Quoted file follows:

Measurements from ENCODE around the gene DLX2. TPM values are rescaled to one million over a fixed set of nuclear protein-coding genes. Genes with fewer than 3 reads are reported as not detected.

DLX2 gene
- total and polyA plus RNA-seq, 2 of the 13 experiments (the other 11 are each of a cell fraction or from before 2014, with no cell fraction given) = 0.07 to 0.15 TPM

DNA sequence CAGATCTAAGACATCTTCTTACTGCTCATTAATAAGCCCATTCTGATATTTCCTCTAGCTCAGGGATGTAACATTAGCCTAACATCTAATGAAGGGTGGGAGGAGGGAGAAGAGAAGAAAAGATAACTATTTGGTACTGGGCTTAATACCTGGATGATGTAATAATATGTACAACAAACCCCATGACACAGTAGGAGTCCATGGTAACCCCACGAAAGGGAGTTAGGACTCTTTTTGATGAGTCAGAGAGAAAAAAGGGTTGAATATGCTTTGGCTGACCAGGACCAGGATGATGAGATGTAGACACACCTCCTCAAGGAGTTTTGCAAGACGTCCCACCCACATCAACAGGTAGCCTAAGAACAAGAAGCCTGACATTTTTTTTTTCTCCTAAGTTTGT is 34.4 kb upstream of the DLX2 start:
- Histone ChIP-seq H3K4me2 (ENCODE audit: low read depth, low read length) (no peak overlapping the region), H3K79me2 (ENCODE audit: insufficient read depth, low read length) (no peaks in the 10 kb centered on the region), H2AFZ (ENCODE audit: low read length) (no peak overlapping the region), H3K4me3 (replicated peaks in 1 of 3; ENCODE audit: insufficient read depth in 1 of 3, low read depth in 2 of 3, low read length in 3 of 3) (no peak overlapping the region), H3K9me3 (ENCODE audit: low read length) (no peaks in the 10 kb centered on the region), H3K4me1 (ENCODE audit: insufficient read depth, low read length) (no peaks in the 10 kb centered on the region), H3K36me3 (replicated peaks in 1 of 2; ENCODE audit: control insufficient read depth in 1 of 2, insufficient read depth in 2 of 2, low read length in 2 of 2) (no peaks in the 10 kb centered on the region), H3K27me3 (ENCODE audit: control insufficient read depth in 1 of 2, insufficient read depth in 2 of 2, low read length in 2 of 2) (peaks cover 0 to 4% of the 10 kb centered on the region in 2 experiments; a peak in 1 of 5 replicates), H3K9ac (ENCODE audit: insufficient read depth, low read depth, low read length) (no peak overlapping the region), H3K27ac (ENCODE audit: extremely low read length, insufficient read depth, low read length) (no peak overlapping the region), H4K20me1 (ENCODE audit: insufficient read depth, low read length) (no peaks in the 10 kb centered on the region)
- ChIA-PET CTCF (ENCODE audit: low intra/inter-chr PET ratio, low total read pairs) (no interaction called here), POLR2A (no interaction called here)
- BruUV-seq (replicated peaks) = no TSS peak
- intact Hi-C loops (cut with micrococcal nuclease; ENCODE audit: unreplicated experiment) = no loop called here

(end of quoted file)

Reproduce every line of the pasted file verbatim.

Measurements from ENCODE around the gene DLX2. TPM values are rescaled to one million over a fixed set of nuclear protein-coding genes. Genes with fewer than 3 reads are reported as not detected.

DLX2 gene
- total and polyA plus RNA-seq, 2 of the 13 experiments (the other 11 are each of a cell fraction or from before 2014, with no cell fraction given) = 0.07 to 0.15 TPM

DNA sequence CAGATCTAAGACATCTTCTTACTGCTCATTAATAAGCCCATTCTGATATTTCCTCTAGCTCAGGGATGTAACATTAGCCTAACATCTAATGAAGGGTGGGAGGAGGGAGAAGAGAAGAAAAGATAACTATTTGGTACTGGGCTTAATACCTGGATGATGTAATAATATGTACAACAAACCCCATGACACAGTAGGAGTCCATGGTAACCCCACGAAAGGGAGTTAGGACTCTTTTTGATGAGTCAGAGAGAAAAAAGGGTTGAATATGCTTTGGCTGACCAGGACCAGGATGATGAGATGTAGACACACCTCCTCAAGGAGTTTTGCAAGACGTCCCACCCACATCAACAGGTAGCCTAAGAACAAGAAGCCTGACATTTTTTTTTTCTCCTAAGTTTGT is 34.4 kb upstream of the DLX2 start:
- Histone ChIP-seq H3K4me2 (ENCODE audit: low read depth, low read length) (no peak overlapping the region), H3K79me2 (ENCODE audit: insufficient read depth, low read length) (no peaks in the 10 kb centered on the region), H2AFZ (ENCODE audit: low read length) (no peak overlapping the region), H3K4me3 (replicated peaks in 1 of 3; ENCODE audit: insufficient read depth in 1 of 3, low read depth in 2 of 3, low read length in 3 of 3) (no peak overlapping the region), H3K9me3 (ENCODE audit: low read length) (no peaks in the 10 kb centered on the region), H3K4me1 (ENCODE audit: insufficient read depth, low read length) (no peaks in the 10 kb centered on the region), H3K36me3 (replicated peaks in 1 of 2; ENCODE audit: control insufficient read depth in 1 of 2, insufficient read depth in 2 of 2, low read length in 2 of 2) (no peaks in the 10 kb centered on the region), H3K27me3 (ENCODE audit: control insufficient read depth in 1 of 2, insufficient read depth in 2 of 2, low read length in 2 of 2) (peaks cover 0 to 4% of the 10 kb centered on the region in 2 experiments; a peak in 1 of 5 replicates), H3K9ac (ENCODE audit: insufficient read depth, low read depth, low read length) (no peak overlapping the region), H3K27ac (ENCODE audit: extremely low read length, insufficient read depth, low read length) (no peak overlapping the region), H4K20me1 (ENCODE audit: insufficient read depth, low read length) (no peaks in the 10 kb centered on the region)
- ChIA-PET CTCF (ENCODE audit: low intra/inter-chr PET ratio, low total read pairs) (no interaction called here), POLR2A (no interaction called here)
- BruUV-seq (replicated peaks) = no TSS peak
- intact Hi-C loops (cut with micrococcal nuclease; ENCODE audit: unreplicated experiment) = no loop called here